Self-defense for the elderly

Self-defense is the most important goal of all martial arts styles such as karate, aikido, kungfu, judo, eskrima, kickboxing, boxing, taekwondo, jiu-jitsu, aikido or wing tsung. The trend is that courses for older people, which strengthen self-esteem, speed, presence of mind and reactivity and learn from the victim role.

Active defense

When one thinks of self-defense, one usually has the unknown in front of the eye, who jumps out of the bushes and demands money or jewelery. In the opinion of the German Red Cross (DRC) self-defense begins much earlier. "Self-defense is a matter of attitude, " says DRK local chairman Werner Aschmutat.

"Active defense" is a matter of attitude that extends into everyday life. Ultimately, there is always the question of whether the person claimed himself or not. The keyword is self-esteem. Self-confident people can be in a position to deliberately discard the role of victim and to set verbally clear boundaries. In case of doubt, it may be sufficient to train loud calls in order to draw attention to other passers-by. If that's not enough, simple but effective techniques are needed to defend oneself physically.

Martial arts for seniors on trend

Older people should be more self-confident that they do not become victims of crime. They are often attacked on the street, or the perpetrators gain access to the victim's home with tricks. In doing so, the attackers often follow a certain pattern: as victims, those are selected who at first glance seem uncertain. Nobody should therefore fearfully go around and feel from the outset as a possible victim. Therefore, in principle, all martial arts are also suitable for senior citizens - but you should always discuss the risks with the family doctor.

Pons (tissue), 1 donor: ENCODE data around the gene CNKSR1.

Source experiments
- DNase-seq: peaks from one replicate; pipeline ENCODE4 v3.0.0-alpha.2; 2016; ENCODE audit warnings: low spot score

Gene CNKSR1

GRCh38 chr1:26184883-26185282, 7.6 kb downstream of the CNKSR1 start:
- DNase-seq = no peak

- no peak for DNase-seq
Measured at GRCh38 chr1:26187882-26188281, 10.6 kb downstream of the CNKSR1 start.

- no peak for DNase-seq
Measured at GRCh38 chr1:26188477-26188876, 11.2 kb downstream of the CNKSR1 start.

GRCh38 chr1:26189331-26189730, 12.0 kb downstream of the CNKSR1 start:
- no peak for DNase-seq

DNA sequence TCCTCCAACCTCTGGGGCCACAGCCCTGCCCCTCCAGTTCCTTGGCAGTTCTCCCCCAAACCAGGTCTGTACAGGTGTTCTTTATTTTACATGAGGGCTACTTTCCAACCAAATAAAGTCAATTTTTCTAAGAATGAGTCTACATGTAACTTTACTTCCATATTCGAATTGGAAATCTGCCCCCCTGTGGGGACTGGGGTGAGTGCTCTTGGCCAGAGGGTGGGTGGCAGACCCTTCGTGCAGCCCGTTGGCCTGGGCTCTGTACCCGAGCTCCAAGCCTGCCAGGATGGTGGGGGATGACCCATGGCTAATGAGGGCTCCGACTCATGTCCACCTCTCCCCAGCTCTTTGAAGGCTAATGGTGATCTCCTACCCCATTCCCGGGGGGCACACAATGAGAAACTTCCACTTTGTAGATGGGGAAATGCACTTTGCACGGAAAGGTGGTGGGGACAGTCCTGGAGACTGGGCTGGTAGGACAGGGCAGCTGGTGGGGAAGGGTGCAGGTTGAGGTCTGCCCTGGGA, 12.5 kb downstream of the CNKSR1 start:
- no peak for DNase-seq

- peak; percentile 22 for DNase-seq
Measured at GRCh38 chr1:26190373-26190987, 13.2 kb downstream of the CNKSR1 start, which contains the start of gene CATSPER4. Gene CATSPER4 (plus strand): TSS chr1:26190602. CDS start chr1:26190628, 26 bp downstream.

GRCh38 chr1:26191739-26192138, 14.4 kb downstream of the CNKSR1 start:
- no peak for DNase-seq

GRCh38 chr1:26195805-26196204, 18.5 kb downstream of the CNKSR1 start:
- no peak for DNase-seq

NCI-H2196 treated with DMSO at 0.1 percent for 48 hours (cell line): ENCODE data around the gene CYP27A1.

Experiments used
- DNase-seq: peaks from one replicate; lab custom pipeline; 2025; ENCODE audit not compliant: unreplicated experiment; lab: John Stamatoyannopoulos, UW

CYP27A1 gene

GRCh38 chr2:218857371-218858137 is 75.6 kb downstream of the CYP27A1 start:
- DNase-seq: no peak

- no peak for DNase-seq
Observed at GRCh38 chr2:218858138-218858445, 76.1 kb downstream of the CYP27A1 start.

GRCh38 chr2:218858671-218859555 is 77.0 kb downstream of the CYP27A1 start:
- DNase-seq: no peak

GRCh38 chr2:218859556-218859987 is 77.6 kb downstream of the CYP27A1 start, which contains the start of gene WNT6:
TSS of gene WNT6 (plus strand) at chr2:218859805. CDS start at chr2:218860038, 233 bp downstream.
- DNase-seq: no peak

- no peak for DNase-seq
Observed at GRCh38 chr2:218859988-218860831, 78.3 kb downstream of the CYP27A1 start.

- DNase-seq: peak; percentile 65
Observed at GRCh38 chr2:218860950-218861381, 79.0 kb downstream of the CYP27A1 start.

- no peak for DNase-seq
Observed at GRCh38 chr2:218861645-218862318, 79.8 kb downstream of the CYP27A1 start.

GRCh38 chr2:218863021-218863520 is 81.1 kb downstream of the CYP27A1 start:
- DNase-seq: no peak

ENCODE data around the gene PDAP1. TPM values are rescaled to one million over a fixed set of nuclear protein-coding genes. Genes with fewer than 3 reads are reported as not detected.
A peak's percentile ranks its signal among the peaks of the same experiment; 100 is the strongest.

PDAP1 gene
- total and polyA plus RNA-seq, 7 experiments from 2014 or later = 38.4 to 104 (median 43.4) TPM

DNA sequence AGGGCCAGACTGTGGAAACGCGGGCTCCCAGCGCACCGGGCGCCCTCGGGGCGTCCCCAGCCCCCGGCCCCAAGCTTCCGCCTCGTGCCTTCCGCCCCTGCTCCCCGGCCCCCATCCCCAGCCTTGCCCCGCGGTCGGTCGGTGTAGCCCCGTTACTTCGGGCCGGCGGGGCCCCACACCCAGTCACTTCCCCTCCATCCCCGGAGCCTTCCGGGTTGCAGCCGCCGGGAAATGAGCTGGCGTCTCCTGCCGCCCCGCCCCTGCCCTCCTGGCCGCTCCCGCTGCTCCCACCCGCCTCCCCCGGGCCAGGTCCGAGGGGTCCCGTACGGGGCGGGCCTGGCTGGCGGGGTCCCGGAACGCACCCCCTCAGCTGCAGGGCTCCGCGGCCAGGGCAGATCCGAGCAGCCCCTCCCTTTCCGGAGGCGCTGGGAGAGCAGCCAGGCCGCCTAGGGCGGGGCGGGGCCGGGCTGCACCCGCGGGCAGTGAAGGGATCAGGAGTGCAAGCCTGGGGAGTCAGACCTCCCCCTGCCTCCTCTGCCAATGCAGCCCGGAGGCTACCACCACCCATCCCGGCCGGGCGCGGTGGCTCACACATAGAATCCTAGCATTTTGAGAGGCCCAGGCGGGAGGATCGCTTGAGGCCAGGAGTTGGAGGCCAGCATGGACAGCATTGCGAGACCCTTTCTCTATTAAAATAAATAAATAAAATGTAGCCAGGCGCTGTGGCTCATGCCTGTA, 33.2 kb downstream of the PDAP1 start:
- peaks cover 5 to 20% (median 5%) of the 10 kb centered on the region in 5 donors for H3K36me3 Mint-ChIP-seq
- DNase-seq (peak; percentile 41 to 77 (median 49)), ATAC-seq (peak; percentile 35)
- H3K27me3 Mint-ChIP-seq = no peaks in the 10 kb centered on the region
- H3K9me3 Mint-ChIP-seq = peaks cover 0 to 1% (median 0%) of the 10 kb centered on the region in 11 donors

Japanese martial arts for seniors is trendy. In Berlin alone, six clubs and many commercial studios offer special courses for older people. Dieter Bergmann, Senior Security Officer at the State Criminal Police Office, however, sees the increasing number of self-defense offers rather critically. "In aggressive attacks learned fighting techniques usually help little, " he says and appeals to the sense of responsibility of the coach, because ultimately one should not motivate older people to bring themselves through resistance in danger.

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